Before choosing a dog
- Research and learn how to properly care for a dog before buying or adopting.
- Ask your veterinarian about the proper food, care, exercise, and environment that are best for the dog you are selecting.
- Be aware that dogs can sometimes shed certain germs in their feces (poop) that might make people sick, even when dogs appear healthy. Plan to clean up after your pet frequently.
- Research any laws regarding ownership of certain breeds in your area before buying or adopting a dog.
How to choose a dog
- Match a dog’s attitude, temperament, size, and activity level with your family, your home, and the amount of time you have to spend with your pet.
- Pick a dog that is bright, alert, and playful. Dogs and puppies should have shiny, soft fur that is free of poop.
- Signs of illness in a dog include appearing sluggish or depressed, having diarrhea, abnormal breathing, and fluid running from its eyes or nose.
- Make sure to take your new dog or puppy to the veterinarian within a few days to a week after adoption.
If your dog becomes sick or dies soon after purchase or adoption, take your dog to the veterinarian promptly and inform the pet store, breeder, or rescue organization about the pet’s illness or death. Make sure to tell your veterinarian if the pet was adopted internationally. Thoroughly clean the area your pet lived in.
Feed your dog safely
- Do not feed dogs in areas where human food is prepared or eaten.
- Always wash your hands after touching dog food or feeding your dog.
- Store dog food separately from human food.
- Do not feed your dog a raw diet. Germs like Salmonella and Listeria have been found in raw pet foods, even packaged foods sold in stores. These germs can make you and your pet sick.
- Talk to your veterinarian about the right type of food for your dog.
Monitor your dog’s health
- Take your dog to the veterinarian regularly to keep it healthy and prevent infectious diseases.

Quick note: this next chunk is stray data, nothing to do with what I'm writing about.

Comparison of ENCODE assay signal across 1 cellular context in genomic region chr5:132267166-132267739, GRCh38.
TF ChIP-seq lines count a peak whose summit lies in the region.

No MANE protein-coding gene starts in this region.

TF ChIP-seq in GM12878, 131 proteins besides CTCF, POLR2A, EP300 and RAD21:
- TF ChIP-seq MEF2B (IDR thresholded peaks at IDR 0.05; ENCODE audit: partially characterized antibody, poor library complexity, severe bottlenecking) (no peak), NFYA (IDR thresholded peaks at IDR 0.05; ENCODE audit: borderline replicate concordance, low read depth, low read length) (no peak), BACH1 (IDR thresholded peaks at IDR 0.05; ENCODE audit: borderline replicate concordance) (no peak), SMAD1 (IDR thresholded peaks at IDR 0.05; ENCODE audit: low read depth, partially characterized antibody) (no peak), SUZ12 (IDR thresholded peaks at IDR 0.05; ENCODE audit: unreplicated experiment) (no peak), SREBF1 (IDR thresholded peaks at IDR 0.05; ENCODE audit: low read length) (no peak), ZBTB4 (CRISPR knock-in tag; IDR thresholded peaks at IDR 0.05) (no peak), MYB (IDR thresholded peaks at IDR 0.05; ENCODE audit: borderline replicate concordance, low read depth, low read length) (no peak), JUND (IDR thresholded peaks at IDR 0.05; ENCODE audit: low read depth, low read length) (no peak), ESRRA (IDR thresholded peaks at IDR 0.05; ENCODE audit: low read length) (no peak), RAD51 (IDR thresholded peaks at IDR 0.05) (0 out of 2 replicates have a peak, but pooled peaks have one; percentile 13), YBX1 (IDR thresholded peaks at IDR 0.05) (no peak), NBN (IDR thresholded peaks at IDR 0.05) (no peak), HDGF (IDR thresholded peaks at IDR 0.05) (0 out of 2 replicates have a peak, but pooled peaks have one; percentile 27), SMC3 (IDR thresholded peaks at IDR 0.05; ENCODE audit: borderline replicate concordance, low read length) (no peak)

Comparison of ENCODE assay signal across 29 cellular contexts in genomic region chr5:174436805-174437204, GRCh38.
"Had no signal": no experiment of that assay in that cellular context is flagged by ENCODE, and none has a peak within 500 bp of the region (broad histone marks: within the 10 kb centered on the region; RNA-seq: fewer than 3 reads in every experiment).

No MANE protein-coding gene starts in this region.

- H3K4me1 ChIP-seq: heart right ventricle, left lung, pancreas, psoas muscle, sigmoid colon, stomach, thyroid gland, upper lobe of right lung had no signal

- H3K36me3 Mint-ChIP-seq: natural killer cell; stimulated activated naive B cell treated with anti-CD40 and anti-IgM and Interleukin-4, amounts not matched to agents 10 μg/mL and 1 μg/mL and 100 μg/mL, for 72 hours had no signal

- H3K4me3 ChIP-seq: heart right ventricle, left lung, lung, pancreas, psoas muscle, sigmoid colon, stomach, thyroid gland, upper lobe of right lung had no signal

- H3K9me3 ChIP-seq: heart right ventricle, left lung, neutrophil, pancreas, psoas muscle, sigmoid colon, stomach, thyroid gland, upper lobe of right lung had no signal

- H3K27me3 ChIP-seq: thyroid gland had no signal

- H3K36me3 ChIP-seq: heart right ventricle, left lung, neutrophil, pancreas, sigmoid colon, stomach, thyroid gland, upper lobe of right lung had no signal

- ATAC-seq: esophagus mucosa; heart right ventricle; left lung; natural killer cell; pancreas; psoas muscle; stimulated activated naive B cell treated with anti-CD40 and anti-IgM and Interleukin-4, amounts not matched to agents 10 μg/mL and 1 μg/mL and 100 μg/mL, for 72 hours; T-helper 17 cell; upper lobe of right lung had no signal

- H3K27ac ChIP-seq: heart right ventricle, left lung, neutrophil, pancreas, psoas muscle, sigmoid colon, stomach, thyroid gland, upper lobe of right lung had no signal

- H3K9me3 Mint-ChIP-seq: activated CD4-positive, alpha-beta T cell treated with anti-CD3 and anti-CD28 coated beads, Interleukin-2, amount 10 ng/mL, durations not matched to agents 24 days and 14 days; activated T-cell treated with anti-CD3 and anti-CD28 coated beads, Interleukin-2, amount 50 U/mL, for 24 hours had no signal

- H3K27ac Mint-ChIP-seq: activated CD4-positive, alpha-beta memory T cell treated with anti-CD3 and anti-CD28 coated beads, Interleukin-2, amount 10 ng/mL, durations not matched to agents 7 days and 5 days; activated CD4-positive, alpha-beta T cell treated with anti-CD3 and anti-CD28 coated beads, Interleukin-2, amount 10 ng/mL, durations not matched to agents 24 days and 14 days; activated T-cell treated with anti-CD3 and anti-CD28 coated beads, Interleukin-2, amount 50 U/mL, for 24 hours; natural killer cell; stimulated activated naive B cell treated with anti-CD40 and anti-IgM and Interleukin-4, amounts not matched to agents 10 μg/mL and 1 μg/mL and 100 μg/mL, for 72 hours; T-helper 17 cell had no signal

- Talk to your veterinarian about preventive treatments for fleas, ticks, heartworms, and other parasites.
- Make sure to clean up any dog urine, poop, or vomit in the house immediately, and disinfect the area well. Use disposable gloves and make sure to wash your hands thoroughly afterwards.
- Contact your veterinarian if you notice any signs of illness in your pet. Keep in mind that even a dog that looks healthy can spread germs to people and other animals.
Get your dog vaccinated
- Keep your dog up-to-date on routine vaccinations like rabies.
- Vaccines can help protect your dog from dangerous diseases and help them live a longer life.
- Tell your veterinarian about your dog’s lifestyle, including whether it is often around other dogs or other animals, and ask about other vaccines you may need or want for your dog, like kennel cough.
Protect your dog from ticks
Talk to your veterinarian about:
- The best tick prevention products for your dog
- Tickborne diseases in your area
To further reduce the chances that a tick bite will make your dog sick:
- Check your dog for ticks every day, especially after they spend time outdoors. If you find a tick on your dog, remove it right away.
- Run your fingers through your dog’s fur with gentle pressure to feel for any small bumps.
- Looks for ticks in the following areas:
- In and around the ears
- Around the eyelids
- Under the collar
- Under the front legs
- Between the back legs
- Between the toes
- Around the tail
- Reduce tick habitat in your yard.